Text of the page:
Three ways to spot the difference between planning and procrastination (and how to manage them)
If you are the type pf person who created an elaborate colour-coded revision guide at school rather than ACTUALLY DOING REVISION then you will know what I am talking about here. And yet planning is a vital part of keeping your business moving forward so that you don't end up working “in” the business rather than “on” the business. So how do you know when planning is being used to put off important tasks (revision guide syndrome) compared to a strategic activity designed to set the course for the coming months or years?
1. Have you scheduled the planning?
“What is this devilry?” I hear you cry. “Do we now have to plan to plan?”
Well, yes, kind of. One way to become clearer on whether your planning is justified is to consider whether it's a deliberately planned session or if it's something that you have decided to do on the spur of the moment. If it has been planned for days, weeks or even months then it's not likely to be a procrastination activity because you can't have known that far in advance that you would want to procrastinate at that specific time.
However if you didn't expect to be planning and all of a sudden you're right in the middle of it, then there's a good chance that you could be trying to distract yourself from a more pressing matter. The planning done in this time is likely to be less effective compared to during planning sessions with a clear goal or agenda.
2. Are you feeling out of control?
When you work on scheduled planning then you should feel calm and in control as you are proactively mapping out the strategic future of your business or deciding the content to feature in your blog posts, for example. But if you're planning in order to procrastinate then you may have a feeling of spiralling out of control or being overwhelmed, especially before you start.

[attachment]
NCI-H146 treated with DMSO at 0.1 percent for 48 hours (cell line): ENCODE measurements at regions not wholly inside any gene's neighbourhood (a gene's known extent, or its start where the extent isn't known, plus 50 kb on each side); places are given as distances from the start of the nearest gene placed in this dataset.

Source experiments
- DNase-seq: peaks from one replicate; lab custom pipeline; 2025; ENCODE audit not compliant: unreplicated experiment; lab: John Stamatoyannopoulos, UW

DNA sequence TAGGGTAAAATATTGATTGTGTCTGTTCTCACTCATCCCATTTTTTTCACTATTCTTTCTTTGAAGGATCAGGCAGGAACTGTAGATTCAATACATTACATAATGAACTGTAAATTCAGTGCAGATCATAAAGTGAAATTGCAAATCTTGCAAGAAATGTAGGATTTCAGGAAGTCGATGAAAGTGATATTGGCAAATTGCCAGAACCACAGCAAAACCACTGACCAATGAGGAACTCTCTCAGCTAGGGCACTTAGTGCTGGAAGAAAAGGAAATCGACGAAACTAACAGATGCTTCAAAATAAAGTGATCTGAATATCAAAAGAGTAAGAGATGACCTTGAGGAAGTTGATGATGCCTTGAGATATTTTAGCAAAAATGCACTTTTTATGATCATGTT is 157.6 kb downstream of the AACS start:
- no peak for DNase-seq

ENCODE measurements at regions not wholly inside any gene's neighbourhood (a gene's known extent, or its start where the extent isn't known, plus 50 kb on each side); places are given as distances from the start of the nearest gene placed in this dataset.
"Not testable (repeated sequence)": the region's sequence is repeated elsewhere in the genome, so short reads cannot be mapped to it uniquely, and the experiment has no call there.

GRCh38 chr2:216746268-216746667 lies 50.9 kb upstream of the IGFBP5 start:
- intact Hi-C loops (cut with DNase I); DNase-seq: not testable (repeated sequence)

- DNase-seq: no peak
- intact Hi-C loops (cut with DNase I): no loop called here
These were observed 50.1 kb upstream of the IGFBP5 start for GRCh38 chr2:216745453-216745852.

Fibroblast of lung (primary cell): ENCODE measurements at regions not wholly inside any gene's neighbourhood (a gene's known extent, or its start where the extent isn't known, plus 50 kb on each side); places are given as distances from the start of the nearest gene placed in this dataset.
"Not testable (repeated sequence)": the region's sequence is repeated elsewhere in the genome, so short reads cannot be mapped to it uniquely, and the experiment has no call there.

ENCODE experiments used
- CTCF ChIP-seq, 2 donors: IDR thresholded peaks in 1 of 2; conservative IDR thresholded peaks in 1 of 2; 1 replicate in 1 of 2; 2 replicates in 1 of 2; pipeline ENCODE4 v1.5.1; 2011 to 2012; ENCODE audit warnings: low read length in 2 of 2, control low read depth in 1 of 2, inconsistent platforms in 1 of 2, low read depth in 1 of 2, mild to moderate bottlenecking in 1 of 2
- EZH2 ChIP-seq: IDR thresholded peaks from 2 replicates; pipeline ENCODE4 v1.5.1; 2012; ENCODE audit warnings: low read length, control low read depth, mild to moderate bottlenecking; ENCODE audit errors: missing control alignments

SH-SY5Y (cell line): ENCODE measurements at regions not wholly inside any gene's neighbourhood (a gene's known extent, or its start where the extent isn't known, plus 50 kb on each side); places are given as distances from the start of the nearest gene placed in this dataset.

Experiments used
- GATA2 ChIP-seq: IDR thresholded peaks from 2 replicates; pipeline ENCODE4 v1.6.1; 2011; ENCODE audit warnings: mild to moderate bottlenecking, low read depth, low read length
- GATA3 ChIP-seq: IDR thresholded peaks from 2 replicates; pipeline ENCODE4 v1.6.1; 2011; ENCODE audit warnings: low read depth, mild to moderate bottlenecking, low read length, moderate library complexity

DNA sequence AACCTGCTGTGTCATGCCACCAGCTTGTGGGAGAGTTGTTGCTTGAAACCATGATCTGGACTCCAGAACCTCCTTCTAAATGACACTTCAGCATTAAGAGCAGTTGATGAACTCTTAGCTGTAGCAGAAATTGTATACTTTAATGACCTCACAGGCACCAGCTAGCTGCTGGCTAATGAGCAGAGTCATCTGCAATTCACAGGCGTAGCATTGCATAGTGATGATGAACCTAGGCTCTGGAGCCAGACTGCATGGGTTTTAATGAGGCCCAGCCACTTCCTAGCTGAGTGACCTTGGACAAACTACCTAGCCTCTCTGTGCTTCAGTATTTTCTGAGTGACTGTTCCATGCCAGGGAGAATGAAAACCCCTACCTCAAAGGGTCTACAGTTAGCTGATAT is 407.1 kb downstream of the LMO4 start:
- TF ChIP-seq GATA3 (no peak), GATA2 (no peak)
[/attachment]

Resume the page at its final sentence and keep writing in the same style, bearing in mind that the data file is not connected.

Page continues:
Once you begin planning you may feel a (temporary) relief from this overwhelm as it can give you a sense of control in an otherwise chaotic situation. Be aware though that it may only be a quick fix. As soon as you have finished your planning, those vital tasks will still be there and the fear and overwhelm can begin to creep back in.
3. Do you have an impending deadline?
This may be the clearest indicator of all as to whether your planning is in fact procrastination! If you have a particularly time-sensitive task that you know needs to be done for tomorrow then now is not the time to be installing a new task management app on your phone.
As the clock counts down towards your deadline, you begin to tell yourself that the task you thought would take three hours will suddenly now just take two hours. How will you achieve this? Well, as part of your planning you're going to do some research into being more productive and that will allow you to bend the laws of time and space, of course. Right?
So how do you manage your planning and procrastination?
The simplest step is to have regular scheduled opportunities to plan, and to zealously guard this time with your life. Book the time in your calendar and treat it like an important client meeting, except in this case the client is yourself. Sometimes it can help to work in a different environment to avoid the traps and temptations from habits or distractions in your normal places of work. Try to choose a place that makes you feel calm, empowered, inspired or creative.
Consider the days or times that would work best for this session (it doesn't have to be a full day, even a couple of hours is better than nothing). For me, I know that Fridays are not good for planning or content creation as despite my best intentions, all the week's work tends to pile up. As a result I now deliberately try to keep my calendar clear on Fridays, using them instead as my “mop-up” days. Mondays also tend to be busy for me as a lot of my clients contact me on the weekend (often because they are working full time whilst starting a new project in their spare time). I have identified Tuesdays as being generally the quietest so that would be a good day for me to have a planning session.